to overcome with fear; intimidate: to daunt one's adversaries.
to lessen the courage of; dishearten: Don't be daunted by the amount of work still to be done.
Origin of daunt
1250–1300;Middle Englishda(u)nten < Anglo-Frenchda(u)nter,Old Frenchdanter, alteration of donter (probably by influence of dangier power, authority; see danger) < Latindomitāre to tame, derivative of domitus, past participle of domāre to tame
Related formsdaunt·ing·ly, adverbdaunt·ing·ness, nounun·daunt·ing, adjective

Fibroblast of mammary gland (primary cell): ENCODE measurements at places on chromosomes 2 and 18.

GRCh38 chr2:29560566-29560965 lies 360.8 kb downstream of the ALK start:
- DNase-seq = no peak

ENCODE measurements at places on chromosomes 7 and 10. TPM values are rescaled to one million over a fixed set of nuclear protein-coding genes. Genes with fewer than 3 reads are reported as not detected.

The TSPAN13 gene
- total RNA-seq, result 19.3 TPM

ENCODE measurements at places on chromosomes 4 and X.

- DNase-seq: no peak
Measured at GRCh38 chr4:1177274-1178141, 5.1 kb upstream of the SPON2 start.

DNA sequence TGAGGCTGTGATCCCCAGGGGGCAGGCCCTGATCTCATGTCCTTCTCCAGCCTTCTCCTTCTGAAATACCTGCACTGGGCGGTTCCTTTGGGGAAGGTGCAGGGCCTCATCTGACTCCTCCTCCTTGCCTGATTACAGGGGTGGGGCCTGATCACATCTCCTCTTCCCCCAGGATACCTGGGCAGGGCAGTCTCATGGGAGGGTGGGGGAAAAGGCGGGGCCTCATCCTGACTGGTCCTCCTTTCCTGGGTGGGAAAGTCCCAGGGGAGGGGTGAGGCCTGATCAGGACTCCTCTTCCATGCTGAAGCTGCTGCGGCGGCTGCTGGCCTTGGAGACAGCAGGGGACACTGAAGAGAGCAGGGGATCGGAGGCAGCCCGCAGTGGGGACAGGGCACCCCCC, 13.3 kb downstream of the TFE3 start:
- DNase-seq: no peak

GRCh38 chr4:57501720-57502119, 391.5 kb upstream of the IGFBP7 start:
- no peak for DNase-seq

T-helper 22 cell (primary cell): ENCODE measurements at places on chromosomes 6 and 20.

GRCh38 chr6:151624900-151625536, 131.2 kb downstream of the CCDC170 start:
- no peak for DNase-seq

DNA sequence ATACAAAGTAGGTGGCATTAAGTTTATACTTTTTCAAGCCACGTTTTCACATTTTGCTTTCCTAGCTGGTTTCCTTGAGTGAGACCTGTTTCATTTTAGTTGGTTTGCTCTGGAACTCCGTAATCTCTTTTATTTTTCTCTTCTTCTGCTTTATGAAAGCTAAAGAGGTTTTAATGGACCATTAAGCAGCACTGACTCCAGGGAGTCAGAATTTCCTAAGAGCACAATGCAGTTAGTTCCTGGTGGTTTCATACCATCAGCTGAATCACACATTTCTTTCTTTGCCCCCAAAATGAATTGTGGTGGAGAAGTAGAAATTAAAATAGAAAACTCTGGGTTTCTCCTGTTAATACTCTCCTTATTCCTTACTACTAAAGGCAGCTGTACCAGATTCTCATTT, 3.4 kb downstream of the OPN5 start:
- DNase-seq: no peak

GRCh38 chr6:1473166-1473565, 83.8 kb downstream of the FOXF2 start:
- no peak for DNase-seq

c.1300, "to vanquish," from Old French danter, variant of donter (12c., Modern French dompter) "be afraid of, fear, doubt; control, restrain," from Latin domitare, frequentative of domare "to tame" (see tame (v.)). Sense of "to intimidate" is from late 15c. Related: Daunted; daunting.